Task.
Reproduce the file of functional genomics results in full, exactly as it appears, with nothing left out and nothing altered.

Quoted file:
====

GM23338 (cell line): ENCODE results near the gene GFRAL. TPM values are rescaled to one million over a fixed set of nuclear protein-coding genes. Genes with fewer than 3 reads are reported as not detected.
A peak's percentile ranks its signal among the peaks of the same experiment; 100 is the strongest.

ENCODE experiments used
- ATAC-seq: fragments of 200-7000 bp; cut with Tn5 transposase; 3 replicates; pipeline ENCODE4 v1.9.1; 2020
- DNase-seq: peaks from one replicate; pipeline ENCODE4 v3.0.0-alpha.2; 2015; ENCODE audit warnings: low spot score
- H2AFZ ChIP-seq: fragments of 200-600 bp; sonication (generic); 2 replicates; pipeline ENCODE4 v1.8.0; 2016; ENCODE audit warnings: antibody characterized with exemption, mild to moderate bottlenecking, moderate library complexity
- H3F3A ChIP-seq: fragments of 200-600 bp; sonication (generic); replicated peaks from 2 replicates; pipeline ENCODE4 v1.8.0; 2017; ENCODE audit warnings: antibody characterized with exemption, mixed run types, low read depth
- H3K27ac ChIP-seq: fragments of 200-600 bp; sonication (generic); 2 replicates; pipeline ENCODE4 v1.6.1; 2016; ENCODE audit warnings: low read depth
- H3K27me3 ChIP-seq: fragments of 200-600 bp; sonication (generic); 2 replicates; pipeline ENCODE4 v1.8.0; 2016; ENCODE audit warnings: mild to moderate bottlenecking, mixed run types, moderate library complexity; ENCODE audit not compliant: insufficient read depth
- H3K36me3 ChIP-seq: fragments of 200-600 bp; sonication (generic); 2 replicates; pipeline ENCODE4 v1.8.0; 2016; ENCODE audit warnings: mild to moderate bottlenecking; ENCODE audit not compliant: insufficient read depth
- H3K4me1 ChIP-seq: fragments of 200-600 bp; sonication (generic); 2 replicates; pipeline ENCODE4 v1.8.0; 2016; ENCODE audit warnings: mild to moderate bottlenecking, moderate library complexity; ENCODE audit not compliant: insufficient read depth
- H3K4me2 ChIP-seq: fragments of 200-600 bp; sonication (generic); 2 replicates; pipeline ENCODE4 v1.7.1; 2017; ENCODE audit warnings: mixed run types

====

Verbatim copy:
GM23338 (cell line): ENCODE results near the gene GFRAL. TPM values are rescaled to one million over a fixed set of nuclear protein-coding genes. Genes with fewer than 3 reads are reported as not detected.
A peak's percentile ranks its signal among the peaks of the same experiment; 100 is the strongest.

ENCODE experiments used
- ATAC-seq: fragments of 200-7000 bp; cut with Tn5 transposase; 3 replicates; pipeline ENCODE4 v1.9.1; 2020
- DNase-seq: peaks from one replicate; pipeline ENCODE4 v3.0.0-alpha.2; 2015; ENCODE audit warnings: low spot score
- H2AFZ ChIP-seq: fragments of 200-600 bp; sonication (generic); 2 replicates; pipeline ENCODE4 v1.8.0; 2016; ENCODE audit warnings: antibody characterized with exemption, mild to moderate bottlenecking, moderate library complexity
- H3F3A ChIP-seq: fragments of 200-600 bp; sonication (generic); replicated peaks from 2 replicates; pipeline ENCODE4 v1.8.0; 2017; ENCODE audit warnings: antibody characterized with exemption, mixed run types, low read depth
- H3K27ac ChIP-seq: fragments of 200-600 bp; sonication (generic); 2 replicates; pipeline ENCODE4 v1.6.1; 2016; ENCODE audit warnings: low read depth
- H3K27me3 ChIP-seq: fragments of 200-600 bp; sonication (generic); 2 replicates; pipeline ENCODE4 v1.8.0; 2016; ENCODE audit warnings: mild to moderate bottlenecking, mixed run types, moderate library complexity; ENCODE audit not compliant: insufficient read depth
- H3K36me3 ChIP-seq: fragments of 200-600 bp; sonication (generic); 2 replicates; pipeline ENCODE4 v1.8.0; 2016; ENCODE audit warnings: mild to moderate bottlenecking; ENCODE audit not compliant: insufficient read depth
- H3K4me1 ChIP-seq: fragments of 200-600 bp; sonication (generic); 2 replicates; pipeline ENCODE4 v1.8.0; 2016; ENCODE audit warnings: mild to moderate bottlenecking, moderate library complexity; ENCODE audit not compliant: insufficient read depth
- H3K4me2 ChIP-seq: fragments of 200-600 bp; sonication (generic); 2 replicates; pipeline ENCODE4 v1.7.1; 2017; ENCODE audit warnings: mixed run types